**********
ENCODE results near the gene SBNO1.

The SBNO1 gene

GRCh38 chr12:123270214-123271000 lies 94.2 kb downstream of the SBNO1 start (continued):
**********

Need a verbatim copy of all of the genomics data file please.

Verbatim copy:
ENCODE results near the gene SBNO1.

The SBNO1 gene

GRCh38 chr12:123270214-123271000 lies 94.2 kb downstream of the SBNO1 start (continued):